Consider therefore an input state in mode which is a superposition (or mixture) of different , e.g., or (a “classical” coherent state). When the term has undergone one complete oscillation (i.e., same as the CZ gate, ), all other terms will, with non-zero probability, have converted into states with photons in modes and , which can be rejected via spectral filtering. Applying this process repeatedly will suppress all contributions from other orders, leaving only the state with a finite probability (Fig. 2b). (Note: by detecting the dump port of the filtering step with high efficiency and rejecting events which lead to clicks in these arms, this acts like a pure Fock-state filter Zeilinger et al. (1992).) By combining this with a single coherent photon-doubling step, it then becomes a heralded single-photon source.

Currently, spontaneous parametric down-conversion (SPDC) and spontaneous four-wave mixing (SFWM) provide the best available sources of heralded single photons, but the performance and achievable rates of these sources are intrinsically limited by the effects of higher-order photon-number terms Barbieri et al. (2009). By contrast, given a simple weak coherent state with as input, for example, our scheme provides heralded single photons with production efficiencies of and virtually no higher-order photon-number terms () in only 5 steps (Fig. 2b).

Using similar principles, CPC can also be used to probabilistically create other small Fock states with high fidelity (e.g., ) and to implement an improved form of down-conversion which can provide substantially higher pair-emission probabilities with much higher “heralded” state fidelity than a standard down-conversion source with comparable emission rates (see Supplementary Information).

Iii Experimental coherent photon conversion

Figure 3: Schematic of the experiment. The nonlinear medium is a standard commercial, polarisation-maintaining photonic crystal fibre (PCF: 1.8 m core, nonlinearity ). The nonlinearity is pumped by a frequency-doubled pulsed neodymium vanadate laser (: 532 nm, 7.5 ps, 76 MHz) to create the desired tunable effective nonlinearity. A continuous-wave (cw), external-cavity diode laser (710 nm, photons per pulse) provides the input state in mode which we use to characterise the strength of the CPC interaction. From estimated dispersion for the PCF, birefringent phase matching is satisfied for the following four-mode interaction: 532 nm (H) + 710 nm (H) 504 nm (V) + 766 nm (V), where H and V denote horizontal and vertical polarisation, respectively. The 532 nm and 710 nm input beams are spatially filtered with single-mode fibres (SMF) before being combined on a notch filter (NF) and coupled into the PCF. The beams emerging from the output are then spectrally separated using a range of filters (NF, LP: long-pass, BP: band-pass) and a simple monochromator (a rotating interference filter, IF), passed through polarisation analysers, and finally analysed in coincidence using time-to-amplitude conversion and a multichannel analyser (MCA).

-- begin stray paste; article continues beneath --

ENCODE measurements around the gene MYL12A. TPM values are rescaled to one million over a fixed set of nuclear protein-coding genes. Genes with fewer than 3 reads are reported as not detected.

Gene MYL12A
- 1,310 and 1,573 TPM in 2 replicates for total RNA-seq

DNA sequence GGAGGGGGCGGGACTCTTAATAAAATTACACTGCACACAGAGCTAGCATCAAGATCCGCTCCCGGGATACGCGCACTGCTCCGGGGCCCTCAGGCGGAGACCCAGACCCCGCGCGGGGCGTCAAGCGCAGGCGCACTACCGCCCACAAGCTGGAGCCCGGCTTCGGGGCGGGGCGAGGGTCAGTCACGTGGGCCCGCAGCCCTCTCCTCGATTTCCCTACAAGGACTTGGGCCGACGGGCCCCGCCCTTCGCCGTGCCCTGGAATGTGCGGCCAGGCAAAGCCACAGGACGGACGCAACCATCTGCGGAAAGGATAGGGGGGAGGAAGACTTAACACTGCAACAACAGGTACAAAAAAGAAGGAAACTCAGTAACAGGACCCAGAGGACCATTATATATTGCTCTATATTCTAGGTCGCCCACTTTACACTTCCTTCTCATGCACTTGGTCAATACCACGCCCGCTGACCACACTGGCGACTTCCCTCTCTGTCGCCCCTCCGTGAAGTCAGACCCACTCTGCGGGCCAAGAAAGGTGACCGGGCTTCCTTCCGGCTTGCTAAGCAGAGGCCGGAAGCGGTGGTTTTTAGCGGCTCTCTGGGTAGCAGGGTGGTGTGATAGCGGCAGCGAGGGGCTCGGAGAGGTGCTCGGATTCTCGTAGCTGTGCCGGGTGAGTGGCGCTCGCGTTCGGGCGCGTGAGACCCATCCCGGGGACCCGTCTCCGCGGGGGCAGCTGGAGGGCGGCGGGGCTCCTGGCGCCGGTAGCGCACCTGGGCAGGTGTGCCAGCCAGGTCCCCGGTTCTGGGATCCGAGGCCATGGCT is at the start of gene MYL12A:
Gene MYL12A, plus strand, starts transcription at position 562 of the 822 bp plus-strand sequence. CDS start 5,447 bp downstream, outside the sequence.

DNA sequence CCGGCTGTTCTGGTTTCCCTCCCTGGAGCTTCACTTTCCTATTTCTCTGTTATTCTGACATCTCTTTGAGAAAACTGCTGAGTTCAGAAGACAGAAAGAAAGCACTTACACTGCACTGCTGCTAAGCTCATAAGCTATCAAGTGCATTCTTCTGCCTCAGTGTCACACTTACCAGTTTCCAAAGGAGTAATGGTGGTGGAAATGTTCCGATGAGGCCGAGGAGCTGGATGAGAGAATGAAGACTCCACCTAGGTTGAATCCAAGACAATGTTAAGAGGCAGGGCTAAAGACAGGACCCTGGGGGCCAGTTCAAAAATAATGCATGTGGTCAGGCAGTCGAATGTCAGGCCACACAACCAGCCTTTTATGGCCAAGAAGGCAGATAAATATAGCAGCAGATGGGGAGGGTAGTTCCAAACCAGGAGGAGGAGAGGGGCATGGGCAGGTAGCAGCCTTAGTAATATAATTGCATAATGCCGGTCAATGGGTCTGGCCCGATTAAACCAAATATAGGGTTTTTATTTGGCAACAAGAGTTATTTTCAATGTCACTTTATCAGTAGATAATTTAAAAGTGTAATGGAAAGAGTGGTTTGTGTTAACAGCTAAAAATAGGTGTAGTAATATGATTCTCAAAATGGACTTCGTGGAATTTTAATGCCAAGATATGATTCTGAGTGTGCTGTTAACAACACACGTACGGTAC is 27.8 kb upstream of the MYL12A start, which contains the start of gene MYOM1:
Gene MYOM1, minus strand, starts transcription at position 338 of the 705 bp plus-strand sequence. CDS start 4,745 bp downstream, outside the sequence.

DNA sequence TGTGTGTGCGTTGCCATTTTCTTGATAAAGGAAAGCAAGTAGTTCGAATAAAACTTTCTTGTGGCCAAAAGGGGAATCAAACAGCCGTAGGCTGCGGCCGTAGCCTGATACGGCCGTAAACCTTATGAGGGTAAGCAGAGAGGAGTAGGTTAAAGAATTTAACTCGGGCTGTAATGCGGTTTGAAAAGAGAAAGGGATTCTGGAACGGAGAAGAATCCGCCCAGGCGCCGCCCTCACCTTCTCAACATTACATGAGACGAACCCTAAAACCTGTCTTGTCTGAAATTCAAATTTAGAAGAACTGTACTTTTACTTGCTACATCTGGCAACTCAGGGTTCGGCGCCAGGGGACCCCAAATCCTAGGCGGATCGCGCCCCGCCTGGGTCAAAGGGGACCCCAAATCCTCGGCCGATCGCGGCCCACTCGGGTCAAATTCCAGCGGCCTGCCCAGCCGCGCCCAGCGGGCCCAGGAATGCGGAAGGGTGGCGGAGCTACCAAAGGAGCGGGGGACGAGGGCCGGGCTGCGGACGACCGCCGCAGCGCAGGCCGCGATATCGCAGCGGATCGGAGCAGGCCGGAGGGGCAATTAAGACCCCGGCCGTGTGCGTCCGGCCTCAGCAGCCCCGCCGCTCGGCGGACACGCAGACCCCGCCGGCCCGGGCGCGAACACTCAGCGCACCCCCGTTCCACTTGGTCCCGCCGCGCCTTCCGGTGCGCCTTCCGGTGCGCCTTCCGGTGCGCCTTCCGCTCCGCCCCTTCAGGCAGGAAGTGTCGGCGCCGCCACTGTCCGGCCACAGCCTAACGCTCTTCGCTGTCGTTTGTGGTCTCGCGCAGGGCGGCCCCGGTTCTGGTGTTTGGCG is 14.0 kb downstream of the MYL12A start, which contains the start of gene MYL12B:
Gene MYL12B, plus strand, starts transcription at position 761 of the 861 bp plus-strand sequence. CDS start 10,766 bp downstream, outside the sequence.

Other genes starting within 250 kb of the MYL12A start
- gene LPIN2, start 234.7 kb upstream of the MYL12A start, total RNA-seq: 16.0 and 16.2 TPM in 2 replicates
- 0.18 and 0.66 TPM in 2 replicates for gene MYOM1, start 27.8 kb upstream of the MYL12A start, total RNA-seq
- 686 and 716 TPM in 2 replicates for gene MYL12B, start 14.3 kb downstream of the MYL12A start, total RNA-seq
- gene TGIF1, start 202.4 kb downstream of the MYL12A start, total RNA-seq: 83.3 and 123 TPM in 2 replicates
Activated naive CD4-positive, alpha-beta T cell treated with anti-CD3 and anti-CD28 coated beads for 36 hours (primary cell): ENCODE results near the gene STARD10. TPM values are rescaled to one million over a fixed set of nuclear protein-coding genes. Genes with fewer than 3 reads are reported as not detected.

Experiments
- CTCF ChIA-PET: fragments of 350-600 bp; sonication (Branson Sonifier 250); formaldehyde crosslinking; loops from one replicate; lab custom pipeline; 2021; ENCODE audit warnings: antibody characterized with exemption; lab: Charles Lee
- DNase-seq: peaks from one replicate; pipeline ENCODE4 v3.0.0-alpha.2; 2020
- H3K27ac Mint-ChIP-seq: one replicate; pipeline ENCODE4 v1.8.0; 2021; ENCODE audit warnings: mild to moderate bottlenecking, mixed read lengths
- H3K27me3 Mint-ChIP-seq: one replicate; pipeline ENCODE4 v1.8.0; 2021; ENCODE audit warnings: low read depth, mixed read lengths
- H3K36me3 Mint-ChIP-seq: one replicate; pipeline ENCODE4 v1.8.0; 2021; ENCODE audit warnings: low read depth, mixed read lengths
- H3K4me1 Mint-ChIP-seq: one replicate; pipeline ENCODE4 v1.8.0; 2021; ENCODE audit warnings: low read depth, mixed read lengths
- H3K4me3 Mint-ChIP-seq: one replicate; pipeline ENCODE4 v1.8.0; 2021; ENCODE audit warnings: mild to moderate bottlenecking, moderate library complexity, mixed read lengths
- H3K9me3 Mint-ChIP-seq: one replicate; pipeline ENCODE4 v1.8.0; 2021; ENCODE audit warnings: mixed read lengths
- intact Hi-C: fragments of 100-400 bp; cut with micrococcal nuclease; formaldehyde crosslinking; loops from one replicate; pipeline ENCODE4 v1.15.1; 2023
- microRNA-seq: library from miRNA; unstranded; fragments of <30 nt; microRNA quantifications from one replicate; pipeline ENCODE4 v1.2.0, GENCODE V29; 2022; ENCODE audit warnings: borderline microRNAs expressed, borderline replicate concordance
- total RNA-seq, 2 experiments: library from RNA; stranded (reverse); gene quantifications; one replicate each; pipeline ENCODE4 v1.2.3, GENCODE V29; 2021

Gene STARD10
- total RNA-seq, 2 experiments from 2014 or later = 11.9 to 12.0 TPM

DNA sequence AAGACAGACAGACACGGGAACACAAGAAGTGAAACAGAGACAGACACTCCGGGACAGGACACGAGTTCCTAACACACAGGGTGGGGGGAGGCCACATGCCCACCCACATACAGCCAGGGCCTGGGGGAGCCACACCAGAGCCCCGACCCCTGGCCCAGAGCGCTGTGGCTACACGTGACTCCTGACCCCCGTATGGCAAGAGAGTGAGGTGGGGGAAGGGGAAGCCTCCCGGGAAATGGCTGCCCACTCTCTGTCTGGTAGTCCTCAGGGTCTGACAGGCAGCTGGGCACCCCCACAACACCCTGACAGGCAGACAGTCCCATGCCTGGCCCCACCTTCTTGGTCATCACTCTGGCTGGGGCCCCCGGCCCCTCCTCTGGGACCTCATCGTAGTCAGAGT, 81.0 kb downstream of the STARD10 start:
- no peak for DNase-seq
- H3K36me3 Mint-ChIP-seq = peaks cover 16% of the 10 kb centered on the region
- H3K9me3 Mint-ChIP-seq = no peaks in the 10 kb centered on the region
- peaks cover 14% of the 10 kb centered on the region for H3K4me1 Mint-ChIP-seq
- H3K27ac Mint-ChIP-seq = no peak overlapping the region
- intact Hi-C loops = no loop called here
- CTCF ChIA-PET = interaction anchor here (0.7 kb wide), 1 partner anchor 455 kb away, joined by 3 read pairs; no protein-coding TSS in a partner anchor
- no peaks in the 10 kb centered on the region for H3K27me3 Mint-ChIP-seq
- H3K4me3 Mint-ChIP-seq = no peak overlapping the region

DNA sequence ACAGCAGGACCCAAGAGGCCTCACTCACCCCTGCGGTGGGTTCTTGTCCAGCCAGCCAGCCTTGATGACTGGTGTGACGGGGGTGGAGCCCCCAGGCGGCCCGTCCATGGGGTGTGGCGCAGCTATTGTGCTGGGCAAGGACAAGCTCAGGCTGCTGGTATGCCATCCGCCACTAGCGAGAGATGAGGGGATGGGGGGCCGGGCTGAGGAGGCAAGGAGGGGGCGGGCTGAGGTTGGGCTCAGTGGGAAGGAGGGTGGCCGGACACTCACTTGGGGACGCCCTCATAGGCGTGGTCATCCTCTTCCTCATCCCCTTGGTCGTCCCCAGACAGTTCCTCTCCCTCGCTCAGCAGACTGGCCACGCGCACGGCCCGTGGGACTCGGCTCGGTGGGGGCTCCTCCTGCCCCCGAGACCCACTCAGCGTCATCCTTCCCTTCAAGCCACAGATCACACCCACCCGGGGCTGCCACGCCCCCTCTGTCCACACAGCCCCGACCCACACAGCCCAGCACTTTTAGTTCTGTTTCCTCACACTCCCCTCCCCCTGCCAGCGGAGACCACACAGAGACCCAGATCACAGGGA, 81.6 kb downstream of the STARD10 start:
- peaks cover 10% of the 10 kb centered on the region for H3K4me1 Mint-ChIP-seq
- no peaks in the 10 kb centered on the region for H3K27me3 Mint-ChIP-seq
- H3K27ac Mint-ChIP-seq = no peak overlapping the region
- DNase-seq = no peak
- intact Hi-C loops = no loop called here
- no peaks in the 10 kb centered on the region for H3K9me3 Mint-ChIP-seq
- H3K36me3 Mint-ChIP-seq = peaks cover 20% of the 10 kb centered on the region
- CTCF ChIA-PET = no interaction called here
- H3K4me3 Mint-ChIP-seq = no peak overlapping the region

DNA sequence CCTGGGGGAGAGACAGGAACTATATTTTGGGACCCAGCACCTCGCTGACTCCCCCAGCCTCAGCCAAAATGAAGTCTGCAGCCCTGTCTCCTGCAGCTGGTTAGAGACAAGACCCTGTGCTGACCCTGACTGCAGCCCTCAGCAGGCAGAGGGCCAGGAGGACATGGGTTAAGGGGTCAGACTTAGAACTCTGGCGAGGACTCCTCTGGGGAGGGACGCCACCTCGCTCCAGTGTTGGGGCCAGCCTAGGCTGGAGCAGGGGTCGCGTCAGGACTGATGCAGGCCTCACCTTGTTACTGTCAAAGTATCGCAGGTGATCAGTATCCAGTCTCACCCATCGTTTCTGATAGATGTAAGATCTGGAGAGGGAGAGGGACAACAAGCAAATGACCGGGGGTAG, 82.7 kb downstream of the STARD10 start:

There are many different media that can be used to provide the type of nonlinear interaction required for CPC. Some examples which are very promising for strong interactions are standard optical fibres Agrawal (1995), photonic crystal fibres Knight (2003), silicon waveguides Foster et al. (2006) and EIT media Ham et al. (1997); Braje et al. (2004). Although the nonlinearity for a given material is normally much weaker than the nonlinearity for the same material (often by many orders of magnitude), the enhancement by the classical field can, for a sufficiently strong pump, result in an effective nonlinear interaction which is stronger than the available natural interaction. There are several key advantages to using such a pumped interaction to produce an effective lower-order nonlinearity. Firstly, materials with inversion symmetry have no nonlinearity (), but all materials possess some nonlinearity. Using the classical pump creates a quadratic nonlinearity which is tunable and no longer limited by fixed material properties. Finally, and perhaps most importantly, conservation of energy allows the four-mode interaction to take place between nearly degenerate frequency modes, which makes CPC compatible with standard telecom-band fibre-based implementations, unlike standard interactions, where the pump must by definition be roughly double the frequency of the other two photons.

There are several possible types of four-wave mixing interactions, all of which occur simultaneously according to various selection rules given by symmetries in the nonlinear susceptibility tensor and governed by phase-matching conditions. Some of these processes, like cross-Kerr and self-Kerr phase modulation, are automatically phase-matched, but they do not inhibit coherent photon conversion, because they only modify the phase-matching conditions of the target process, rather than competing with it. Of the other processes, careful engineering of the scheme and the nonlinear medium should be able to ensure that only one is phase-matched and the others can be neglected.